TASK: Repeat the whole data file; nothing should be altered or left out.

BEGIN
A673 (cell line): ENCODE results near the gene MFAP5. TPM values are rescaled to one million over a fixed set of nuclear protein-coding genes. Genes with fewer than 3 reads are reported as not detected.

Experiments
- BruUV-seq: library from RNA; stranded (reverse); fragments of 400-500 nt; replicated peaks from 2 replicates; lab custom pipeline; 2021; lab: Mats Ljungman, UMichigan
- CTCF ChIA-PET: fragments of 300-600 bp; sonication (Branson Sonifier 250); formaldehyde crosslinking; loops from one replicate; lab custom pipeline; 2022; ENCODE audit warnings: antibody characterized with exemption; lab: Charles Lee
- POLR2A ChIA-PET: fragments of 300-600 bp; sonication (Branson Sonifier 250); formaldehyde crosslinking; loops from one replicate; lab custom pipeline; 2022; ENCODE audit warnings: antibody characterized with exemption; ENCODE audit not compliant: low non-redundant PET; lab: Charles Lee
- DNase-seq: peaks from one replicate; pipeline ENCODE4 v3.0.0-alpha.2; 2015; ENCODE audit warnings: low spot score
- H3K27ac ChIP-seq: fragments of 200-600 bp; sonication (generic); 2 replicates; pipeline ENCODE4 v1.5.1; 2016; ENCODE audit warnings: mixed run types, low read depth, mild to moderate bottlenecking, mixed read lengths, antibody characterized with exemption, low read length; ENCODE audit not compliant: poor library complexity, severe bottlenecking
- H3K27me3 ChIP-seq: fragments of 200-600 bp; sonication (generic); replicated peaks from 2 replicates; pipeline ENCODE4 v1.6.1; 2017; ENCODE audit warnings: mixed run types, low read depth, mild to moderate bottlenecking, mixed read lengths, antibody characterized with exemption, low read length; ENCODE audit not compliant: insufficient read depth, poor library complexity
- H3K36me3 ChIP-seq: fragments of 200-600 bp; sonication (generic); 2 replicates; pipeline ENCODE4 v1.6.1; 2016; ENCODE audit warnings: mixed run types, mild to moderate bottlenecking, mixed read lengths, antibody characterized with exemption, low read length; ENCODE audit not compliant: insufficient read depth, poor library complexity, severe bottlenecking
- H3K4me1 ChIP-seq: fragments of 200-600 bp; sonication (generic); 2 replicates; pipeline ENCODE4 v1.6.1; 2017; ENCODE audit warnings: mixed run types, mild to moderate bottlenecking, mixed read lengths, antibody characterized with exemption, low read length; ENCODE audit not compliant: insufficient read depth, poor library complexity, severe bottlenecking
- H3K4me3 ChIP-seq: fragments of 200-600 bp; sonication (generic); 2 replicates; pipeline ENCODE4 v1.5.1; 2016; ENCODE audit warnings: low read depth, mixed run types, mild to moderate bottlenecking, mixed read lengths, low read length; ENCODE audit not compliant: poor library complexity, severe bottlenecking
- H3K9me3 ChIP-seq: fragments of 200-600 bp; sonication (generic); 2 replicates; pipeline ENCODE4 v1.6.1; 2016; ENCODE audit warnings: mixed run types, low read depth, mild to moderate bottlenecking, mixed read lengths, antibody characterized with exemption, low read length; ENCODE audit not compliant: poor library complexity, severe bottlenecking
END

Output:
A673 (cell line): ENCODE results near the gene MFAP5. TPM values are rescaled to one million over a fixed set of nuclear protein-coding genes. Genes with fewer than 3 reads are reported as not detected.

Experiments
- BruUV-seq: library from RNA; stranded (reverse); fragments of 400-500 nt; replicated peaks from 2 replicates; lab custom pipeline; 2021; lab: Mats Ljungman, UMichigan
- CTCF ChIA-PET: fragments of 300-600 bp; sonication (Branson Sonifier 250); formaldehyde crosslinking; loops from one replicate; lab custom pipeline; 2022; ENCODE audit warnings: antibody characterized with exemption; lab: Charles Lee
- POLR2A ChIA-PET: fragments of 300-600 bp; sonication (Branson Sonifier 250); formaldehyde crosslinking; loops from one replicate; lab custom pipeline; 2022; ENCODE audit warnings: antibody characterized with exemption; ENCODE audit not compliant: low non-redundant PET; lab: Charles Lee
- DNase-seq: peaks from one replicate; pipeline ENCODE4 v3.0.0-alpha.2; 2015; ENCODE audit warnings: low spot score
- H3K27ac ChIP-seq: fragments of 200-600 bp; sonication (generic); 2 replicates; pipeline ENCODE4 v1.5.1; 2016; ENCODE audit warnings: mixed run types, low read depth, mild to moderate bottlenecking, mixed read lengths, antibody characterized with exemption, low read length; ENCODE audit not compliant: poor library complexity, severe bottlenecking
- H3K27me3 ChIP-seq: fragments of 200-600 bp; sonication (generic); replicated peaks from 2 replicates; pipeline ENCODE4 v1.6.1; 2017; ENCODE audit warnings: mixed run types, low read depth, mild to moderate bottlenecking, mixed read lengths, antibody characterized with exemption, low read length; ENCODE audit not compliant: insufficient read depth, poor library complexity
- H3K36me3 ChIP-seq: fragments of 200-600 bp; sonication (generic); 2 replicates; pipeline ENCODE4 v1.6.1; 2016; ENCODE audit warnings: mixed run types, mild to moderate bottlenecking, mixed read lengths, antibody characterized with exemption, low read length; ENCODE audit not compliant: insufficient read depth, poor library complexity, severe bottlenecking
- H3K4me1 ChIP-seq: fragments of 200-600 bp; sonication (generic); 2 replicates; pipeline ENCODE4 v1.6.1; 2017; ENCODE audit warnings: mixed run types, mild to moderate bottlenecking, mixed read lengths, antibody characterized with exemption, low read length; ENCODE audit not compliant: insufficient read depth, poor library complexity, severe bottlenecking
- H3K4me3 ChIP-seq: fragments of 200-600 bp; sonication (generic); 2 replicates; pipeline ENCODE4 v1.5.1; 2016; ENCODE audit warnings: low read depth, mixed run types, mild to moderate bottlenecking, mixed read lengths, low read length; ENCODE audit not compliant: poor library complexity, severe bottlenecking
- H3K9me3 ChIP-seq: fragments of 200-600 bp; sonication (generic); 2 replicates; pipeline ENCODE4 v1.6.1; 2016; ENCODE audit warnings: mixed run types, low read depth, mild to moderate bottlenecking, mixed read lengths, antibody characterized with exemption, low read length; ENCODE audit not compliant: poor library complexity, severe bottlenecking